Richard Buxton: Self-serving masters ruining football
Governing bodies' insistence on matches continuing in current climate is farcical
If everyone is ultimately judged on their actions, then football is currently in the gutter.
Covid-19 continues to wreak havoc across the globe, yet the game refuses to be guided by science and instead still follows its self-serving nose, regardless of collateral damage.
This week's international fixtures are not in full flow, but Italy's friendly with Estonia tomorrow morning (Singapore time) has already been plunged into chaos by the pandemic, with the hosts' original 41-man squad decimated to 18 players.
Roberto Mancini will not even be present to oversee his country's opening match nor their Nations League follow-up against Poland after testing positive himself last Friday.
Others plying their trade in Serie A risk missing out on playing for their respective countries with 13 Fiorentina players facing travel restrictions after Jose Callejon was diagnosed with the coronavirus on the same day as Azzurri coach Mancini.
Contagion from the virus now extends to anyone who becomes guilty by association, with England's upcoming Nations League showdown with Iceland under threat due to the visitors taking on Denmark just 72 hours ahead of their Wembley showdown.
Exemptions previously afforded to elite-level footballers no longer apply with the British government imposing sanctions on any non-native visitors returning from Denmark, meaning Erik Hamren's side are not allowed to set foot in the country as things stand.
The ramifications stretch beyond international affairs, too, with no fewer than seven England-based players called up by the Danes facing the prospect of self-isolation.
Similarly, Liverpool's Champions League group stage finale against Midtjylland is in jeopardy with no guarantees that the current restrictions will be relaxed by next month.
Uefa's insistence that England's clash with Iceland will not be postponed on account of increasing fixture congestion means truly hare-brained schemes have come into play.
European football's governing body believe Albania is a suitable neutral venue, while the Three Lions are understood to be pushing for the game to be switched to Germany.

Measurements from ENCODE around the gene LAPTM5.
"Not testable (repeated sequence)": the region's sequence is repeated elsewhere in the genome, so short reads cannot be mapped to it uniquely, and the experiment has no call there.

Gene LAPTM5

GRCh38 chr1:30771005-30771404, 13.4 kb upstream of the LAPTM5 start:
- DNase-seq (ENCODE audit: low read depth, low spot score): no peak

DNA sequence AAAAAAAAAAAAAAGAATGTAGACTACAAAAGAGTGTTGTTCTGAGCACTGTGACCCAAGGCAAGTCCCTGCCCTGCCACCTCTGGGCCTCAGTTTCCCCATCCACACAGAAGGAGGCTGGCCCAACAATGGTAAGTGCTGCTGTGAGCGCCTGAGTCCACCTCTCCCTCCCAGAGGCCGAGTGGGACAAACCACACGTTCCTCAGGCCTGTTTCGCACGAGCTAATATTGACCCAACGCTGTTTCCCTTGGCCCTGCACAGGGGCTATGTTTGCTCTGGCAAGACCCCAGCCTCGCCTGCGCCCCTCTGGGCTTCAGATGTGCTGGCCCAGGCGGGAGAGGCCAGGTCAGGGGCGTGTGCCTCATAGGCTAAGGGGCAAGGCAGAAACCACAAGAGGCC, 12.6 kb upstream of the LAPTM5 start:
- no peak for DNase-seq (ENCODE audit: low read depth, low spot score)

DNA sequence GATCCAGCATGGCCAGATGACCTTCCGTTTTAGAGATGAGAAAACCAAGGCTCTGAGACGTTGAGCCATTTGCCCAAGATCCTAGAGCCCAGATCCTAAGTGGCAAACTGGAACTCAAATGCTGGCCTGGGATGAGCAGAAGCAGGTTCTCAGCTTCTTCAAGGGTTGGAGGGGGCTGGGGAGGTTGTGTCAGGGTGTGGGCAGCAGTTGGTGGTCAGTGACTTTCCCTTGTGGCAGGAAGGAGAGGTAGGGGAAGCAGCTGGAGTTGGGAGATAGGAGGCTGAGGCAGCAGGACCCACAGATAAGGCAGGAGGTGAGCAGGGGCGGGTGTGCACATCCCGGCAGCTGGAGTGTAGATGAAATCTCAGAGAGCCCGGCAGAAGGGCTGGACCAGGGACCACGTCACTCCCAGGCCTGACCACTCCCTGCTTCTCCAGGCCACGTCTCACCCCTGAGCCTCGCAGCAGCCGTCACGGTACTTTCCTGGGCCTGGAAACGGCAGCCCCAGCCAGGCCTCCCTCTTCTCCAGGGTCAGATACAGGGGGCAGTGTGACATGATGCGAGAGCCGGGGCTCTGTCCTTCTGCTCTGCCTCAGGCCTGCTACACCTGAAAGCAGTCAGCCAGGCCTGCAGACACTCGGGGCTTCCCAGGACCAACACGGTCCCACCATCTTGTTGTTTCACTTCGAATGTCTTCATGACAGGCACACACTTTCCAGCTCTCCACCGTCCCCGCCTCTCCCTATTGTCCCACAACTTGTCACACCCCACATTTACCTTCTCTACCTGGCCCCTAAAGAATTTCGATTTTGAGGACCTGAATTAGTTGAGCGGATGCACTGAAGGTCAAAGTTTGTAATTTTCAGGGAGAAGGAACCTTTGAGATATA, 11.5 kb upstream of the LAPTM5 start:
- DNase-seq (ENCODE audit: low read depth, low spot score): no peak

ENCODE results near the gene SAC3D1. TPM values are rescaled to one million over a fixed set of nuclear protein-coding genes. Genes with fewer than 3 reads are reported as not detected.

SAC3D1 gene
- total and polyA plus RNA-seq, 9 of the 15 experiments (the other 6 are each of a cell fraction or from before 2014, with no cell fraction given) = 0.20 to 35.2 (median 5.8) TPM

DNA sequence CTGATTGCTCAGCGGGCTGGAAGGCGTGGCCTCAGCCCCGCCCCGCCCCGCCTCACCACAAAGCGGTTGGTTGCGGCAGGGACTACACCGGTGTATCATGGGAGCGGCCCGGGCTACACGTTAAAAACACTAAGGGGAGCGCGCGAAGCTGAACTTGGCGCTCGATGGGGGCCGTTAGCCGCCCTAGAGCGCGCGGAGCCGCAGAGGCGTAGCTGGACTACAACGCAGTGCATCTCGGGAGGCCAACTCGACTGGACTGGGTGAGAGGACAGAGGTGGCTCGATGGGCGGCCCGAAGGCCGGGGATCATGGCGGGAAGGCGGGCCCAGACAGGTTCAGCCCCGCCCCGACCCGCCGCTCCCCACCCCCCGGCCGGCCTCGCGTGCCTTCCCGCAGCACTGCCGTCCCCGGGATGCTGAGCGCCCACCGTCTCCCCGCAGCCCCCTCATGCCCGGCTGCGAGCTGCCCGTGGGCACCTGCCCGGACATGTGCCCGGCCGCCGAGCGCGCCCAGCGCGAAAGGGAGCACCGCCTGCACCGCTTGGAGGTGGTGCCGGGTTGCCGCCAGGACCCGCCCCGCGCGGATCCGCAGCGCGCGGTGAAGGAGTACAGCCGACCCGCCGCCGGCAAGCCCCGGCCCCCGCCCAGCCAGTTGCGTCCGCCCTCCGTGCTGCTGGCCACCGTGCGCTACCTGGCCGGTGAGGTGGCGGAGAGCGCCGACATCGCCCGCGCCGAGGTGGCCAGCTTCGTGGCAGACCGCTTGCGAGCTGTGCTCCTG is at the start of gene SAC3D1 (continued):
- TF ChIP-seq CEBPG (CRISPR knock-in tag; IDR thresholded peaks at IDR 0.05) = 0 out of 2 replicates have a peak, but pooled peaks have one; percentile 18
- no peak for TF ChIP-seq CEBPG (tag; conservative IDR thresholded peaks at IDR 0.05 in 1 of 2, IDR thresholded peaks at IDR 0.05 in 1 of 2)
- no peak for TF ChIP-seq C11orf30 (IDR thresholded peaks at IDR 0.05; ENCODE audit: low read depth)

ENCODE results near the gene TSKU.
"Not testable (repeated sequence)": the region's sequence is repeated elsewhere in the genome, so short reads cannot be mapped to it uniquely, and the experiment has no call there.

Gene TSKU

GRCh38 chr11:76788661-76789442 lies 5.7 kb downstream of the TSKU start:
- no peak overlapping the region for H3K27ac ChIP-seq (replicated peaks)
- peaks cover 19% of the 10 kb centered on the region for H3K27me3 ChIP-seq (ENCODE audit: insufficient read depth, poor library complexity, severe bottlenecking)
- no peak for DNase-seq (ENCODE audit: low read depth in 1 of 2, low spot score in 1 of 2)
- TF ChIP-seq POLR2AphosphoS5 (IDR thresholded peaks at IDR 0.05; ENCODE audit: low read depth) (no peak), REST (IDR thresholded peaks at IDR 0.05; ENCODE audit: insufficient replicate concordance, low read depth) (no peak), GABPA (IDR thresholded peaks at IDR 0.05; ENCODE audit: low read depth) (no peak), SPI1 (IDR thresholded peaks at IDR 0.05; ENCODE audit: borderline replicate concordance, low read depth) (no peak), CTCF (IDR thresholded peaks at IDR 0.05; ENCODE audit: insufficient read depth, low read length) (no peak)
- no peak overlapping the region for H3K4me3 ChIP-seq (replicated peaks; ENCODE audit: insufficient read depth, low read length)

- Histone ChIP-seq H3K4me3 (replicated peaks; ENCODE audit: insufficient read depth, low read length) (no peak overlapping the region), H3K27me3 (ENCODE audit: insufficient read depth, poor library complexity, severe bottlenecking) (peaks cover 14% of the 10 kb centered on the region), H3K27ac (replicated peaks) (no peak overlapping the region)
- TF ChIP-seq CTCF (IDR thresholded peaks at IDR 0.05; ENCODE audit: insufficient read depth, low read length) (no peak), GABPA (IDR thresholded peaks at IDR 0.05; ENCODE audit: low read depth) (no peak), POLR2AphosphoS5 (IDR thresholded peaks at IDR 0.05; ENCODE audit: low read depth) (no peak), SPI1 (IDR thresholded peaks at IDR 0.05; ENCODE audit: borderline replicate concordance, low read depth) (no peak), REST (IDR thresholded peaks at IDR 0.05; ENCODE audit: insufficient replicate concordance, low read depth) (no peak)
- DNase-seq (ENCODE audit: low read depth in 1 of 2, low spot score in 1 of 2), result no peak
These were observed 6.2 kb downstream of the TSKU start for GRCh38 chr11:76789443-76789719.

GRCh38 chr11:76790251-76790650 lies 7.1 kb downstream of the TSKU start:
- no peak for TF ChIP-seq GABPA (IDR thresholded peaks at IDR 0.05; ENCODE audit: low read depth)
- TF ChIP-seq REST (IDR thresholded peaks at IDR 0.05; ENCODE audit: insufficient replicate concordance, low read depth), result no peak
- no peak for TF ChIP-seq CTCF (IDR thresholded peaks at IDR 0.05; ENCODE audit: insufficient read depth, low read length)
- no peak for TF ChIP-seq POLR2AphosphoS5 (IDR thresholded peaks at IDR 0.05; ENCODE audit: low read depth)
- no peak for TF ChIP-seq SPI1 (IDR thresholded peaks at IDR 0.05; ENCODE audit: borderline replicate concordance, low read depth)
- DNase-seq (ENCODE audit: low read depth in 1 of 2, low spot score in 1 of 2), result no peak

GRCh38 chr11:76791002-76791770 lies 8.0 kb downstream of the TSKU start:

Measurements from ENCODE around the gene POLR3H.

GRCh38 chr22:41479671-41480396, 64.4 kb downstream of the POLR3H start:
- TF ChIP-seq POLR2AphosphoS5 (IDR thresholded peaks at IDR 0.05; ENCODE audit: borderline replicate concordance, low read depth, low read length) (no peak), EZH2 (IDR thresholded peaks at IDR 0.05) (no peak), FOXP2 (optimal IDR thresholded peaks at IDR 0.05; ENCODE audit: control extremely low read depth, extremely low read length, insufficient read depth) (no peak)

Logic and reason clearly left the room when countries that lie over 1,900km and 900km away respectively from Wembley's doorstep were drawn up as sensible alternatives.
Such chaotic thinking is an indictment of Uefa's stubbornness in refusing to deviate from its blueprint of staging next year's Euro 2020 in its original multi-country format.
Next summer's festival of football, with 12 major cities hosting, has the potential to be a breeding ground for Covid-19 super-spreaders even if a vaccine is readily available.
Inter Milan's CEO Giuseppe Marotta is leading calls for a boycott of international fixtures, but the Champions League is contributing to the rising rate of infections in the sport just as much, if not more, than players being called up by their various homelands.
TEAMS HIT BY COVID-19
Nine positive Covid-19 cases at Dynamo Kiev meant that only 13 of their A-list players travelled for last week's eventual 2-1 Group G defeat by Barcelona.
Another Ukrainian side Shakhtar Donetsk earned a commendable 3-2 away win over Real Madrid in Group B despite missing 10 first-team players, while, in Liverpool's group, Ajax Amsterdam were also forced to omit 11 players from their squad which sealed a 2-1 win over Midtjylland.
Competitive integrity, however, has become a mere afterthought to the game's arbiters.
As far as they remain concerned, the show must go on, even with a threadbare cast list.
Until they see sense, if they ever do, farcical football will mutate quicker than the virus.